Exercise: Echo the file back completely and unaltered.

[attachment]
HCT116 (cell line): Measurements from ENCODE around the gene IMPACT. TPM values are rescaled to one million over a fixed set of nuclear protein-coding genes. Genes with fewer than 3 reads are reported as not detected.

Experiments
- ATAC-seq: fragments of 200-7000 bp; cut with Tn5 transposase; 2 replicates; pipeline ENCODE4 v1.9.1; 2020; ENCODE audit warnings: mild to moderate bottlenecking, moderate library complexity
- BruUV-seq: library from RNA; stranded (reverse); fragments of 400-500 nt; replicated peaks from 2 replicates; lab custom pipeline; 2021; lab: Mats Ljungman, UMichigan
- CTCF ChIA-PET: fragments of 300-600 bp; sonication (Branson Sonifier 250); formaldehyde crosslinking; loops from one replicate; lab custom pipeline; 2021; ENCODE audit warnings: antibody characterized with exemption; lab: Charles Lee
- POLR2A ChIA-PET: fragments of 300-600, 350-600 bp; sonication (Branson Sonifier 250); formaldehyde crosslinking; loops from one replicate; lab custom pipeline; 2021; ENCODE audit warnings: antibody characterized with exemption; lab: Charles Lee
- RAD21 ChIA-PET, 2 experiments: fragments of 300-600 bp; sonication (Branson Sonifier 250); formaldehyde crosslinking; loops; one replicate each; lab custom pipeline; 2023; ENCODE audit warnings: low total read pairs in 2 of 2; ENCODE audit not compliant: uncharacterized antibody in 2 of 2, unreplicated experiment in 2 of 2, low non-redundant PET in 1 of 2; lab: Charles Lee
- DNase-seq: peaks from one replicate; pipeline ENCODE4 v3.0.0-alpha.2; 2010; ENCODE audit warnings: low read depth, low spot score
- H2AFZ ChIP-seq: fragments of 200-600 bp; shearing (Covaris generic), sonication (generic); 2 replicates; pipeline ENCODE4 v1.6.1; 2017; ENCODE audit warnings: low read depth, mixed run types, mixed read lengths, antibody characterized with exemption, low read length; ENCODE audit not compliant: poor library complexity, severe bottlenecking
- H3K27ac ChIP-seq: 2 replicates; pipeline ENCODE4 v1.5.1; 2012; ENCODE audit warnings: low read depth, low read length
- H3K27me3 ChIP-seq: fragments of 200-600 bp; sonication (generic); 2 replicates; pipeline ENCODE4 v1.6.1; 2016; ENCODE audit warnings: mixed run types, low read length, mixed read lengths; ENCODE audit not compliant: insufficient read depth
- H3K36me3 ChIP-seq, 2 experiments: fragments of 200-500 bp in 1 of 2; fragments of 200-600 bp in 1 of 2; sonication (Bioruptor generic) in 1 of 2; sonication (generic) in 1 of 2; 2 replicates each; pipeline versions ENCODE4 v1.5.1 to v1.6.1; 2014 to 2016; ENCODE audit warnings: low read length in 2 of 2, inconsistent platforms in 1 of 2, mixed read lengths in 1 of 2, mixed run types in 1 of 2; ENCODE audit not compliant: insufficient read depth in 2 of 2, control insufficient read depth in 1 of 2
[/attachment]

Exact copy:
HCT116 (cell line): Measurements from ENCODE around the gene IMPACT. TPM values are rescaled to one million over a fixed set of nuclear protein-coding genes. Genes with fewer than 3 reads are reported as not detected.

Experiments
- ATAC-seq: fragments of 200-7000 bp; cut with Tn5 transposase; 2 replicates; pipeline ENCODE4 v1.9.1; 2020; ENCODE audit warnings: mild to moderate bottlenecking, moderate library complexity
- BruUV-seq: library from RNA; stranded (reverse); fragments of 400-500 nt; replicated peaks from 2 replicates; lab custom pipeline; 2021; lab: Mats Ljungman, UMichigan
- CTCF ChIA-PET: fragments of 300-600 bp; sonication (Branson Sonifier 250); formaldehyde crosslinking; loops from one replicate; lab custom pipeline; 2021; ENCODE audit warnings: antibody characterized with exemption; lab: Charles Lee
- POLR2A ChIA-PET: fragments of 300-600, 350-600 bp; sonication (Branson Sonifier 250); formaldehyde crosslinking; loops from one replicate; lab custom pipeline; 2021; ENCODE audit warnings: antibody characterized with exemption; lab: Charles Lee
- RAD21 ChIA-PET, 2 experiments: fragments of 300-600 bp; sonication (Branson Sonifier 250); formaldehyde crosslinking; loops; one replicate each; lab custom pipeline; 2023; ENCODE audit warnings: low total read pairs in 2 of 2; ENCODE audit not compliant: uncharacterized antibody in 2 of 2, unreplicated experiment in 2 of 2, low non-redundant PET in 1 of 2; lab: Charles Lee
- DNase-seq: peaks from one replicate; pipeline ENCODE4 v3.0.0-alpha.2; 2010; ENCODE audit warnings: low read depth, low spot score
- H2AFZ ChIP-seq: fragments of 200-600 bp; shearing (Covaris generic), sonication (generic); 2 replicates; pipeline ENCODE4 v1.6.1; 2017; ENCODE audit warnings: low read depth, mixed run types, mixed read lengths, antibody characterized with exemption, low read length; ENCODE audit not compliant: poor library complexity, severe bottlenecking
- H3K27ac ChIP-seq: 2 replicates; pipeline ENCODE4 v1.5.1; 2012; ENCODE audit warnings: low read depth, low read length
- H3K27me3 ChIP-seq: fragments of 200-600 bp; sonication (generic); 2 replicates; pipeline ENCODE4 v1.6.1; 2016; ENCODE audit warnings: mixed run types, low read length, mixed read lengths; ENCODE audit not compliant: insufficient read depth
- H3K36me3 ChIP-seq, 2 experiments: fragments of 200-500 bp in 1 of 2; fragments of 200-600 bp in 1 of 2; sonication (Bioruptor generic) in 1 of 2; sonication (generic) in 1 of 2; 2 replicates each; pipeline versions ENCODE4 v1.5.1 to v1.6.1; 2014 to 2016; ENCODE audit warnings: low read length in 2 of 2, inconsistent platforms in 1 of 2, mixed read lengths in 1 of 2, mixed run types in 1 of 2; ENCODE audit not compliant: insufficient read depth in 2 of 2, control insufficient read depth in 1 of 2